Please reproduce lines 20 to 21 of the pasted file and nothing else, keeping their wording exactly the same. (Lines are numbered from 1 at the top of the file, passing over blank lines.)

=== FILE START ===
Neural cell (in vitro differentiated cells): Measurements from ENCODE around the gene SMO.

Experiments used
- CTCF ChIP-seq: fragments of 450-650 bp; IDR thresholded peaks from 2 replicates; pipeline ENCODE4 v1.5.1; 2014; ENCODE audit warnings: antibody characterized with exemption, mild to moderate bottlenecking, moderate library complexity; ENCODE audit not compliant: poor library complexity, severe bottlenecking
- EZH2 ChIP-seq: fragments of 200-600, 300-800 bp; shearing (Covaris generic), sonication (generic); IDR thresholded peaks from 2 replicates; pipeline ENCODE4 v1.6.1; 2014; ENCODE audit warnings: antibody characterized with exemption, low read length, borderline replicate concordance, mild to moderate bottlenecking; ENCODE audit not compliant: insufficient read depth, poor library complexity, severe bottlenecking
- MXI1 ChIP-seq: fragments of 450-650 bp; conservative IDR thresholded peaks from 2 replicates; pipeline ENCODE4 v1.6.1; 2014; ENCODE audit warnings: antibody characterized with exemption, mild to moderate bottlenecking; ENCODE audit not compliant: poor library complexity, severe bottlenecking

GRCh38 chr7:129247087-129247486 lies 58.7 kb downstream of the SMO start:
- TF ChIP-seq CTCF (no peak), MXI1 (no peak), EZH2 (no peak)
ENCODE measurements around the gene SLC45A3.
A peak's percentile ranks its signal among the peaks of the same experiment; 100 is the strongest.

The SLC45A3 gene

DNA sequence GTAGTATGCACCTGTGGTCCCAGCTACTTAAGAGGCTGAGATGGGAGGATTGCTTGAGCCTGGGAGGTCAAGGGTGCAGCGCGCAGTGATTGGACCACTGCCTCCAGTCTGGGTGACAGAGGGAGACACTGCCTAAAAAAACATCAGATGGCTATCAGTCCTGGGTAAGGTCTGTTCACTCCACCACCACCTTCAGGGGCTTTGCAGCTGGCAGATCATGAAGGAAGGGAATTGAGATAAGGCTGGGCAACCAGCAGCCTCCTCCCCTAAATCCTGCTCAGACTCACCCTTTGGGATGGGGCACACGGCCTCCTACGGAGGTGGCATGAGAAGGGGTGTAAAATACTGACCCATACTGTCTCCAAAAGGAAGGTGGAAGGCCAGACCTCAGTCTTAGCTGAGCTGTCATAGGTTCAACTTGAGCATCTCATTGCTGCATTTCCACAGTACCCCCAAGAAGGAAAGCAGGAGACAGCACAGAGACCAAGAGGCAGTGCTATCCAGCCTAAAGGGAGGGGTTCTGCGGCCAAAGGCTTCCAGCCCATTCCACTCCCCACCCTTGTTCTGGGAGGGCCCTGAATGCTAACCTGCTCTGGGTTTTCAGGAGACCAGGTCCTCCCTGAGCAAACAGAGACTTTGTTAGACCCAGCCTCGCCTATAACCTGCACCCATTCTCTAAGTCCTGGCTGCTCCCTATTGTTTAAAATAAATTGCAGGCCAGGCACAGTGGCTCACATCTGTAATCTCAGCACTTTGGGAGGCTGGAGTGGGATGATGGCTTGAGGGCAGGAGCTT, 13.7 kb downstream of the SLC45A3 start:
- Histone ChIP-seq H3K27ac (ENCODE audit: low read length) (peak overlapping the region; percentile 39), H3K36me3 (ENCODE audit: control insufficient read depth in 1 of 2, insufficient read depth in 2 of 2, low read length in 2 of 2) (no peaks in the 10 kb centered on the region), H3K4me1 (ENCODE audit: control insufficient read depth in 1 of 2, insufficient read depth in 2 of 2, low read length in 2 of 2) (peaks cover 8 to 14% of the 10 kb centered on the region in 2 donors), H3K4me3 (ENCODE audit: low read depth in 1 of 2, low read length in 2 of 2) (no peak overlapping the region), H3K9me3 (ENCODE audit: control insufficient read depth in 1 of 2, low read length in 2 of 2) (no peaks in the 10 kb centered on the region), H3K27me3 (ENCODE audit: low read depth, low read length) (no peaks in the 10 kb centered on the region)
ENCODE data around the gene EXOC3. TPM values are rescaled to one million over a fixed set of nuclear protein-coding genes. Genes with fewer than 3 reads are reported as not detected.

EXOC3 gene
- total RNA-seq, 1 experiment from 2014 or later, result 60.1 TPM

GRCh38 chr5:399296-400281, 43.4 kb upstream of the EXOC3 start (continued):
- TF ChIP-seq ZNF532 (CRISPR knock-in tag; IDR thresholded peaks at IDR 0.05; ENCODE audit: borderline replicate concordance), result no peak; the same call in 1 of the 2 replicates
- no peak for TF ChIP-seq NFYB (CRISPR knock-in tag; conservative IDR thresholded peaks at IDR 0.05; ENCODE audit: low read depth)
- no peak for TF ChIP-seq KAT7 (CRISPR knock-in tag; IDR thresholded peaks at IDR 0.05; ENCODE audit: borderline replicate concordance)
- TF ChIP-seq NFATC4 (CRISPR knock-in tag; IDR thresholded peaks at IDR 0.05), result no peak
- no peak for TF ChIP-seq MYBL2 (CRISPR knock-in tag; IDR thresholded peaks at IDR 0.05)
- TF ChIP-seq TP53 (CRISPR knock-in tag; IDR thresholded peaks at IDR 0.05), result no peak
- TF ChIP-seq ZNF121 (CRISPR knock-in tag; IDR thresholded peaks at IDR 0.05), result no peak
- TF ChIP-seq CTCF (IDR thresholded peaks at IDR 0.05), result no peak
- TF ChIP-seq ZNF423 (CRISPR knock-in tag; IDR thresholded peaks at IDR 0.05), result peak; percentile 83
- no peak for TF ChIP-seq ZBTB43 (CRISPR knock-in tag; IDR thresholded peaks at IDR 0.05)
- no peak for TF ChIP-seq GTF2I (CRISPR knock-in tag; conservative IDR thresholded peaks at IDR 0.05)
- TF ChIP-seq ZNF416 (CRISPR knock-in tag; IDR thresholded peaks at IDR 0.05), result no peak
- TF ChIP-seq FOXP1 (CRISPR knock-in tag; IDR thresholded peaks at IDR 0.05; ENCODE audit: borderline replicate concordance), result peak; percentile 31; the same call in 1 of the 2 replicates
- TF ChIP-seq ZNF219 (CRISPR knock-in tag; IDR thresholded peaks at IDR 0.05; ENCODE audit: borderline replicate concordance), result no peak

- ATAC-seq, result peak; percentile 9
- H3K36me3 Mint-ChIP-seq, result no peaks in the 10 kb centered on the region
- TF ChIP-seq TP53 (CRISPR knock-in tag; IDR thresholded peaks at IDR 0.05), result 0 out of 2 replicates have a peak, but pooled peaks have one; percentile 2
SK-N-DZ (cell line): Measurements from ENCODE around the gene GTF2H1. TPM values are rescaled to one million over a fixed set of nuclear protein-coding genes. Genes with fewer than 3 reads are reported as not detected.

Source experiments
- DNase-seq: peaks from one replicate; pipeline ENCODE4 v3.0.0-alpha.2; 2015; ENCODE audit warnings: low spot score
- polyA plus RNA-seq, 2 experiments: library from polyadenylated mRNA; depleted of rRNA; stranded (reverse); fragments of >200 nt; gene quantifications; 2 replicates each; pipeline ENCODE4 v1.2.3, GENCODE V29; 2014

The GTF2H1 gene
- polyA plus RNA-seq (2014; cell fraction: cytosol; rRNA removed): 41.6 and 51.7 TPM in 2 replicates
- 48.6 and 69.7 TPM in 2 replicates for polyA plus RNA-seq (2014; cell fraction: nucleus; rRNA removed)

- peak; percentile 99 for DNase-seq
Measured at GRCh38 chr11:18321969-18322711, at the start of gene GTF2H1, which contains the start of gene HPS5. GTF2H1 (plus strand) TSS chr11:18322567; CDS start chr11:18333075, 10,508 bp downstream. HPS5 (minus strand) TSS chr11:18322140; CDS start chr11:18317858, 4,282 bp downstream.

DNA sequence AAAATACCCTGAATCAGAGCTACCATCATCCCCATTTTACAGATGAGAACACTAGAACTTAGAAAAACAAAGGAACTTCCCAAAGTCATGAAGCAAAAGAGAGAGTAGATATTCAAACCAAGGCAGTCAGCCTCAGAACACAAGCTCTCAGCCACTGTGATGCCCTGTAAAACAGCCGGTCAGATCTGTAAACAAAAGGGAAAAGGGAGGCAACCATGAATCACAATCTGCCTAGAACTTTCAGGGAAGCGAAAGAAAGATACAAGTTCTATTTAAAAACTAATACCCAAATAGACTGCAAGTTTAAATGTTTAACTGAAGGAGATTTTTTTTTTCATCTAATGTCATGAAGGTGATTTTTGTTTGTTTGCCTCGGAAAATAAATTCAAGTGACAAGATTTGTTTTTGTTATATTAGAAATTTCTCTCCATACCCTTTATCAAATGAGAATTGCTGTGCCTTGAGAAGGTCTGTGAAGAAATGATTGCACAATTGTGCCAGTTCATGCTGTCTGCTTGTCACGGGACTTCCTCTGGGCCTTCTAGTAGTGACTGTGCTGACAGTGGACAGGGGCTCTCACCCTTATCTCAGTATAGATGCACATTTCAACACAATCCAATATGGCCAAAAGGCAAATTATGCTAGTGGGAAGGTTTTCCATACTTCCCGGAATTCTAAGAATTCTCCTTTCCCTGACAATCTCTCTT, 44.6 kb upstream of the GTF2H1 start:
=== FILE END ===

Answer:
- TF ChIP-seq NFATC4 (CRISPR knock-in tag; IDR thresholded peaks at IDR 0.05), result no peak
- no peak for TF ChIP-seq MYBL2 (CRISPR knock-in tag; IDR thresholded peaks at IDR 0.05)